A Week in United Kingdom: Order, System and Sanction: Lessons for Nigeria

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This October 2023, I spent eight days in the United Kingdom (UK) attending a training on Strategic Leadership Governance.

By Otive Igbuzor, PhD

Myexperience brought to my consciousness the difference between the UK and Nigeria in terms of order, system and sanction. At the airport, there are clear signs on the way to baggage collection and immigration. Indeed, when you know one airport, you have known all airports. You do not need to ask any questions. You just follow the signs. It is a directed path. If by chance you miss your way, it will take you to the toilet or a dead end. In some airports in Nigeria, when you land, you just follow people who know the way. No sign to lead to arrival. When I arrived Heathrow airport, I was privileged to have two of my cousins wait for me at the airport. It was a privilege because it is not in the practice of UK residents to wait for people at the airport as we do in Nigeria. They will just tell you to recharge your Oyster card and tell you the train or bus route. Alternatively, they advise on the cab that you can pick. Driving from the airport to the hotel showed order, system and sanction. The routes are clearly marked. The speed limit in every area is clearly marked out. If you breach any of the rules, there are no police or task force to pursue you to enforce the rules. The camera will just take the picture of your car and the bill will be sent to your address. If you do not pay in two weeks, the fine will be doubled. Your identity is known. Your identity is linked to your address, phone, car, bank accounts and any property owned by you. The order, system and sanction will force you to obey. There is no discretion. You do not have a choice. When we got to the Hotel, my room was pre-assigned, and key was handed over to me because booking had been done. It did not take time. It is with the key that you access the elevator. When you have a visitor, you have to come down to pick your visitor. No visitor goes inside looking for the room of a guest. No one loiters around the hotel without appointment or business. On Sunday, I had to travel to Canterbury to worship at canterbury Baptist Church and meet a brother and friend, Felix. It was a smooth ride. The map takes you to your destination once you put in the postcode. When we got there, we had to look for a place to park. In the place we got, you can only park for one and a half hours. After that, you pay. Our host had to show us a different place we can park before the church service ended. The service was orderly. We sang beautiful hymns, and the message was good. The duration of service was 10.30 am to 12.00 noon. The service ended a few minutes after 12.00 noon. There was order and system. Driving around Canterbury, I rode in our host’s car. At different junctions, he had to give preference to buses. That is the practice. When you see a bus coming in a junction, you stop and give preference. In a junction, everybody will not put “head” and block the road. Going back to London was smooth. We arrived a few minutes to 6pm. If you enter before 6pm, you pay congestion charges. We had to attempt to do a little shopping and branched somewhere to avoid congestion charges. My flight back to Nigeria was 10.50 pm but check out time was 12.00 noon. I thought about it. Will they allow me to stay till 6pm before check out? I went to the reception to ask. There is a system. They can only allow one hour extension till 1pm. After that, you pay for every extra hour. The Manager has no discretion to extend your stay. There are rules and system that guide everything. Going back to the airport took 47 minutes. I checked in and flew back to Nigeria. When we got to Nigeria, the first disorder was that our luggage was brought in using two conveyor belts. You have to wait in one conveyor belt and after some time go to the second conveyor belt till you get your luggage. I collected my luggage and called the driver that I have arranged to pick me up at the airport. The driver is afraid to drive to the arrival because there is no parking. But you come out and you see SUVs parked everywhere blocking the entrance waiting for VIPs.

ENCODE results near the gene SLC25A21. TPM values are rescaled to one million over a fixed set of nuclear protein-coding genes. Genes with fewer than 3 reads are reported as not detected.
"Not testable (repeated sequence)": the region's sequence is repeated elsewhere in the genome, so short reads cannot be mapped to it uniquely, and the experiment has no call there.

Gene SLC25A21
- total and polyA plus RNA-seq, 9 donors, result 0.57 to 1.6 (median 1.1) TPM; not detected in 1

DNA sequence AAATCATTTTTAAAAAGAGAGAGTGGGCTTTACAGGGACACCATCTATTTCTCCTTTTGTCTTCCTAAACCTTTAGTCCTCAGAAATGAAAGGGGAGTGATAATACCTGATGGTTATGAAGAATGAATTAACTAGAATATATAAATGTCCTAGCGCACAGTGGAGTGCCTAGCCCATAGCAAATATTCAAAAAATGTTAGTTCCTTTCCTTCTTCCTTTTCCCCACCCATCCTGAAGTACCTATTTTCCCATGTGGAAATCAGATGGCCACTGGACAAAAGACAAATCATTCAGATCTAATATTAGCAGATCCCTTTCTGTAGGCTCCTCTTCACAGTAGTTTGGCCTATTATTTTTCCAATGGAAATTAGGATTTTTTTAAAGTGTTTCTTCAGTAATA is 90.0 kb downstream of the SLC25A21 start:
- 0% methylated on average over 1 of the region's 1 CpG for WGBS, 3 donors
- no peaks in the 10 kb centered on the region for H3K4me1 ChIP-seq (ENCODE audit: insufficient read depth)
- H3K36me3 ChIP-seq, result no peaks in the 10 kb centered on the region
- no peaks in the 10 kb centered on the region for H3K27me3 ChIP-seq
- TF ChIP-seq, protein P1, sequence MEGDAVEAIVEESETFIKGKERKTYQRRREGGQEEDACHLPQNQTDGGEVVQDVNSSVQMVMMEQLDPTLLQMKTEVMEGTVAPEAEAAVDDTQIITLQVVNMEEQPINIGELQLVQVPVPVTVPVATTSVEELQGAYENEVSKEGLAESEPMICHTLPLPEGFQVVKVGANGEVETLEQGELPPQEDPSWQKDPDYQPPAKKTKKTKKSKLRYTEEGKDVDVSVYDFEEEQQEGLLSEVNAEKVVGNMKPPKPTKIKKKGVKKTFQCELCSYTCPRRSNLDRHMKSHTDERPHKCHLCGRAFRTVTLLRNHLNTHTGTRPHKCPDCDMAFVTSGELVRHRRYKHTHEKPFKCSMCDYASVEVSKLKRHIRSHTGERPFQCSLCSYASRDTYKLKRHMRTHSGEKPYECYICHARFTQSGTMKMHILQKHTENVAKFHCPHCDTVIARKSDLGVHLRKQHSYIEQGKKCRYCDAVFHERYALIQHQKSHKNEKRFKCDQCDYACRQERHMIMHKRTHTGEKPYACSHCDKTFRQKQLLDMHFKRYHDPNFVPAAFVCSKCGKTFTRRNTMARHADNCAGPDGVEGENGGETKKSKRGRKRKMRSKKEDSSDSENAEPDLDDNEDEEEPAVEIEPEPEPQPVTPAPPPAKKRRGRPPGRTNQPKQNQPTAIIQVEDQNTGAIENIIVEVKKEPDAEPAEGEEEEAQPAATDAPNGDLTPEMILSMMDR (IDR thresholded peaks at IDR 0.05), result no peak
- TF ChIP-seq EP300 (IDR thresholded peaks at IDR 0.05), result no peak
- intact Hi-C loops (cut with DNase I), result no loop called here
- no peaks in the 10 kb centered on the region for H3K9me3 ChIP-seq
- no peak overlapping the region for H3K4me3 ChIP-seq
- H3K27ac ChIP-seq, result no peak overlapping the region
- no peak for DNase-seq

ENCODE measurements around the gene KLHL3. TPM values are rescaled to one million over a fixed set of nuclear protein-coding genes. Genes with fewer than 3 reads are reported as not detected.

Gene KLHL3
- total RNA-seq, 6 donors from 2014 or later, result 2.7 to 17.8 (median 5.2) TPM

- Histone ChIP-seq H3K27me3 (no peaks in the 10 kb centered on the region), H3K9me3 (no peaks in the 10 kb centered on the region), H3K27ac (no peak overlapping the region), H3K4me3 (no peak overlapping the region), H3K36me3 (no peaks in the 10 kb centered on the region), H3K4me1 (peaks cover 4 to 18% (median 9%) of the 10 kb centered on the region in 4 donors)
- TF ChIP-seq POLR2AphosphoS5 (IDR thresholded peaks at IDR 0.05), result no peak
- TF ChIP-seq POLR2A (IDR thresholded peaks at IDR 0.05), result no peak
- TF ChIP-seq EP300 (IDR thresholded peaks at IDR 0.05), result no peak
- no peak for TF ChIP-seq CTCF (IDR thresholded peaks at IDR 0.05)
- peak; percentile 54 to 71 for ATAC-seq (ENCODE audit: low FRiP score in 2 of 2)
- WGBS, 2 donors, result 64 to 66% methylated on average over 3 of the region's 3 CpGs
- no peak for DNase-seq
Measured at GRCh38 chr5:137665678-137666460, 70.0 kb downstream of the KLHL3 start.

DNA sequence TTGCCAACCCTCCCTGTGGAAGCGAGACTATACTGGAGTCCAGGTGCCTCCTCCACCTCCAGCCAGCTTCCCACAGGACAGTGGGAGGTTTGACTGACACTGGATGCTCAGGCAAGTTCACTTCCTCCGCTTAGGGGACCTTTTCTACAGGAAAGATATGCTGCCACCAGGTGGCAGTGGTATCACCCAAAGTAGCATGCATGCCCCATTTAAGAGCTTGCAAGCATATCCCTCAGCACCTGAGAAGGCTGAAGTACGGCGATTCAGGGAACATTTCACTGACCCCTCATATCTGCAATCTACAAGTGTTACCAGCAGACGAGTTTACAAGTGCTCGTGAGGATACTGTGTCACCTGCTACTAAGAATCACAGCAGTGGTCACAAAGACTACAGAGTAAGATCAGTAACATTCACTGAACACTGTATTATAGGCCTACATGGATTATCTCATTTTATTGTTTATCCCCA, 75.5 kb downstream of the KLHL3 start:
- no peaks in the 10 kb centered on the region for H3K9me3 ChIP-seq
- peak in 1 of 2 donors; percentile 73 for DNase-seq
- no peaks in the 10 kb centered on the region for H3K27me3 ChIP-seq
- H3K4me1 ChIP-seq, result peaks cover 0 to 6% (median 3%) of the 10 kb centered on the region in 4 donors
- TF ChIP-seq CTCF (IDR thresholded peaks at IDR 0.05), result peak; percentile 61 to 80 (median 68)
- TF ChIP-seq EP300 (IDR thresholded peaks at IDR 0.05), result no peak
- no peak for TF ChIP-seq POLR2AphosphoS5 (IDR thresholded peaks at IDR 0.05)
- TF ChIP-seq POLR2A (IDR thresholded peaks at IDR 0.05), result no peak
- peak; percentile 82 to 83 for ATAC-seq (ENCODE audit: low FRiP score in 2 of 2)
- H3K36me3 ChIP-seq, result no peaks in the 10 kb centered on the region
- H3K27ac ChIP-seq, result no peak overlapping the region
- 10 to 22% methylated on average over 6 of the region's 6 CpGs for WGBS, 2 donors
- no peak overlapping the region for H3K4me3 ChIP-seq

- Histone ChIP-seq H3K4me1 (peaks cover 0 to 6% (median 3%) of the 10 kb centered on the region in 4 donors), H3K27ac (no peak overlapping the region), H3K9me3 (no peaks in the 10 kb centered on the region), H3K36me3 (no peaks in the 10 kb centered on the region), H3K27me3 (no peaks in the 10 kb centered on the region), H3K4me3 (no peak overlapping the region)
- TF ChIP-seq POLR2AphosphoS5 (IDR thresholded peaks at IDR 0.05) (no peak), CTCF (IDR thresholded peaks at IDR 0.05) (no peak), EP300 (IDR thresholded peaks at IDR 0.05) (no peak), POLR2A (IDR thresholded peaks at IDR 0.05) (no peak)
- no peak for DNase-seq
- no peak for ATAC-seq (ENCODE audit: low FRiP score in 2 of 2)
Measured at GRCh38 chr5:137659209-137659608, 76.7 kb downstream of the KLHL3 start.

For Nigeria to develop, there is need for order, system and sanction. There is need for order on our roads. Motorists and pedestrians must know the traffic rules. People should know who has the right of way at junctions. There is a need for road discipline. A system must be put in place to sanction anyone who breaches traffic rules. The identity and addresses of all residents in Nigeria must be known and linked to their telephone, vehicles, bank accounts and properties. There should be CCTV everywhere to enhance security. We cannot be living in the old stone age in the 21st century. Citizens should participate in all aspects of governance. Patriotic and God-fearing people should participate in governance and hold elected officials accountable. Citizens should be part of the security architecture. Community policing should be operationalised. Citizens should be enlightened on the laws of the country and their rights and responsibilities. Government and government officials should show the example and obey laws and rules. If we do all of these then, we will be on the way to building a new Nigeria and renewing the dashed hope of the people of Nigeria.

* Otive Igbuzor, PhD is the founding Executive Director, African Centre for Leadership, Strategy & Development (Centre LSD), Abuja

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